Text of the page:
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IMS World Forum – Despite Progress, There’s a Lot to Discuss #IMSWF

Our own early research indicated a clear commitment to deploying IMS from operators. The real issues were not if, but when, and what else could be done with the infrastructure once in place. Like so many debates, the real issue – that IMS is a strategic investment for the migration of session control towards all IP networks, a point well-made by a number of operators – were obscured by too much emphasis on business models. As we discovered, however, there weren’t necessarily clear business cases to be developed. Rather, motivation came from a variety of sources.

Last year, we felt a broad consensus had been achieved within the industry. The advent of LTE was going to drive, if not accelerate IMS deployment and we would expect to see much more focus on services, third party integration and so on, as the basic questions seemed to have been resolved, as well as many more deployments. Well, we’ve certainly seen more deployments, RFPs and the usual vendor / operator activity.

However, ahead of this year’s IMS World Forum in Barcelona , we can see that there is certainly room for debate around certain key topics. For example, the advent of OTT solutions for certain key IMS services has opened up the question, in some quarters at least, of IMS-less networks.

This leads into the whole issue of what IMS is for. It’s worth remembering that IMS is not about voice per se – it’s (eponymously) about multi-media. In fact, it’s really a session control architecture and framework that enables users to access whatever real-time services are available and to leverage applications, which may or may not be provided by the operator concerned.

Thus, the question as to whether IMS may not be needed for voice services should be seen in the wider context of managing sessions for millions of users, of which voice is but one example. And, whether voice makes any money or not, it’s still hugely important. But so too are other capabilities like mobility, messaging, emergency services, interworking, roaming and so on. IMS caters for all of these, so to view it in the context of a single service may be misleading.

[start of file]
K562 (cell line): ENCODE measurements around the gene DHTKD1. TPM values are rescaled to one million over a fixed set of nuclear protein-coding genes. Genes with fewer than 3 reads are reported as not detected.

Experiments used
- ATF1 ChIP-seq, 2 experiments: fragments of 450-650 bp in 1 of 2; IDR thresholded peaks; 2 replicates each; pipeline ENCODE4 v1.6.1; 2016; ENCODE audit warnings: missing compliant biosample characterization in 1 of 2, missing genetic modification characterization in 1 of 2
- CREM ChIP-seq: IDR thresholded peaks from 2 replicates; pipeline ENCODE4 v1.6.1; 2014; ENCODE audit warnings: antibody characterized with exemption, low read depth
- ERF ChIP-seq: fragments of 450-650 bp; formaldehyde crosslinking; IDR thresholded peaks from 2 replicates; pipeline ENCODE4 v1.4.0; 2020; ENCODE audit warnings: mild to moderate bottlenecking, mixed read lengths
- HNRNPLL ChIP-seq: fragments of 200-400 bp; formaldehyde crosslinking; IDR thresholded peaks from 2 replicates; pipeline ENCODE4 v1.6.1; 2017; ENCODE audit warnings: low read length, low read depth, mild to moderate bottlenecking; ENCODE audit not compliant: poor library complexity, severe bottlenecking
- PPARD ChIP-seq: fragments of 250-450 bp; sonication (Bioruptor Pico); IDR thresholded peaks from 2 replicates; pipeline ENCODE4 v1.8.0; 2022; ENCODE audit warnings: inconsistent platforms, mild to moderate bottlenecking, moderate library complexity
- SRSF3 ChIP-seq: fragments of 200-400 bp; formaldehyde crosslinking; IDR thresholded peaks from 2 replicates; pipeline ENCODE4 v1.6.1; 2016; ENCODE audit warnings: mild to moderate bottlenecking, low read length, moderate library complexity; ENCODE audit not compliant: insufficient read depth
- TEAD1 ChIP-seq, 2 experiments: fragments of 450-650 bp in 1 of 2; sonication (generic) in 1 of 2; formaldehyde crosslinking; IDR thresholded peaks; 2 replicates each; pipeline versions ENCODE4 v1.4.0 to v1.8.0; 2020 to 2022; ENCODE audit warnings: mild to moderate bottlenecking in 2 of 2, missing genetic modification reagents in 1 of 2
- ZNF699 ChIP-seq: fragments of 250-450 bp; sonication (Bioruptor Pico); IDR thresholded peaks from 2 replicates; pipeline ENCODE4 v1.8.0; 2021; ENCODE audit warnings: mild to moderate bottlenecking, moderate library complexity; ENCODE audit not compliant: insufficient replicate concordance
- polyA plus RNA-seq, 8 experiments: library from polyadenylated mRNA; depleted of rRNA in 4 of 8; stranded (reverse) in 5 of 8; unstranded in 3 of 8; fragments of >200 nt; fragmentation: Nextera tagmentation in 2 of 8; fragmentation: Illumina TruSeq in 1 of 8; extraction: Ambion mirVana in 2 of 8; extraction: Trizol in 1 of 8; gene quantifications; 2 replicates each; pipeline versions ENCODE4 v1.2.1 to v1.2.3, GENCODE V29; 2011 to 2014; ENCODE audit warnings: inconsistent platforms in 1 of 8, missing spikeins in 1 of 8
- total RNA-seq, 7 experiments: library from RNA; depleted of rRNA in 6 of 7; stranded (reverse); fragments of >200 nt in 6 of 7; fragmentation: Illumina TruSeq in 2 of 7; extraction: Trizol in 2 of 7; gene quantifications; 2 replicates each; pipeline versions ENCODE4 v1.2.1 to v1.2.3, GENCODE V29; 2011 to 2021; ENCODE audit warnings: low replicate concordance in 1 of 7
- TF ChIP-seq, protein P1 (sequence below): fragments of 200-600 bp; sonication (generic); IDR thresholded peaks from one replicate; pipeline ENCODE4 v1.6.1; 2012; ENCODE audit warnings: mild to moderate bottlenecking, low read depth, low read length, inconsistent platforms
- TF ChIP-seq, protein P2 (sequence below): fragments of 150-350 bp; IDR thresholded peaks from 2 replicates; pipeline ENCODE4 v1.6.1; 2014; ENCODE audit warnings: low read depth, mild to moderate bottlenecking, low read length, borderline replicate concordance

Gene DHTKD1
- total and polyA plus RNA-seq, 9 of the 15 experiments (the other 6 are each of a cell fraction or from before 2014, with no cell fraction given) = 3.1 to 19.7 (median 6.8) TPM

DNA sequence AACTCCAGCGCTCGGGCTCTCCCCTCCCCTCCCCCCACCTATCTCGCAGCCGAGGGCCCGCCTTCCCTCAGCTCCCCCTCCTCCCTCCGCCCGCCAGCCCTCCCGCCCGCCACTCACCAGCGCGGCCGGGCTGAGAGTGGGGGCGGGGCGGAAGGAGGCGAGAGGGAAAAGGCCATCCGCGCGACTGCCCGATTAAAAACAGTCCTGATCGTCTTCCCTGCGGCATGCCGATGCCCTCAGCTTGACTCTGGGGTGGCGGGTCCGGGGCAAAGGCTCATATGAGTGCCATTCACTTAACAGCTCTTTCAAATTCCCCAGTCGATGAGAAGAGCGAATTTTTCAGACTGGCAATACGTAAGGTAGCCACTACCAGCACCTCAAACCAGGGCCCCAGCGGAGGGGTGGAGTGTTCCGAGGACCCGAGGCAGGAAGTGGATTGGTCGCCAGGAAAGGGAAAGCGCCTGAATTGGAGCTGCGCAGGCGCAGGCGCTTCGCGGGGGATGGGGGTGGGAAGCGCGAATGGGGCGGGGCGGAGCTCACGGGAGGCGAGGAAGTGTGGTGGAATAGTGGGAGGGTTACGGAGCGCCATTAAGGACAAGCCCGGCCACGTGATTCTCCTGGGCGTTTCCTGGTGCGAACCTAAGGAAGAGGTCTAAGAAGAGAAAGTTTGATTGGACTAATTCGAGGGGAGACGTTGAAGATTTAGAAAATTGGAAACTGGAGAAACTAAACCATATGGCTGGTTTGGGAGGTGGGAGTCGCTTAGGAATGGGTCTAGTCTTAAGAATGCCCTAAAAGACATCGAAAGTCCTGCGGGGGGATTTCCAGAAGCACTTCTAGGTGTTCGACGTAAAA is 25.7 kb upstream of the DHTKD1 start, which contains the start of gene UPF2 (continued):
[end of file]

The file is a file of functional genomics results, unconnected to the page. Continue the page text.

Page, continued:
This question of what IMS is for remains relevant. The real issue is where it will go in the future as voice revenues and voice consumption decline relative to other forms of communication and services. It’s time to look again at what else IMS offers for the (many) operators that have taken steps to deploy solutions.

We also have the emerging topic of WebRTC and web-enabled communication. We wrote an extensive report on WebRTC, HTML 5 and their implications for operators last year. This year, we have seen a flood of interest in the topic and are working with our clients to devise the most appropriate strategy for capturing momentum.

In the WebRTC world, there is a need to interact with non-WebRTC devices, despite the viral like proliferation of WebRTC enabled browsers that will soon take place. IMS has a role here , as even Google acknowledges – although it’s somewhat amusing to see SIP described as “legacy”. Regardless, breaking out to IMS / PSTN / PLMN end points will be critical.

The IMS World Forum, then, promises to be a key talking shop for these and other issues. We will, of course, learn from operator experience, but it’s clear that there are a number of new topics that need to be aired.

We’re looking forward to going. Just as last year, MD Guy Redmill will be chairing sessions and participating in debates. We’ll report on what we learn during and after the event. If you are planning to attend, get in touch – it will be nice to hear your perspective and catch up with old friends.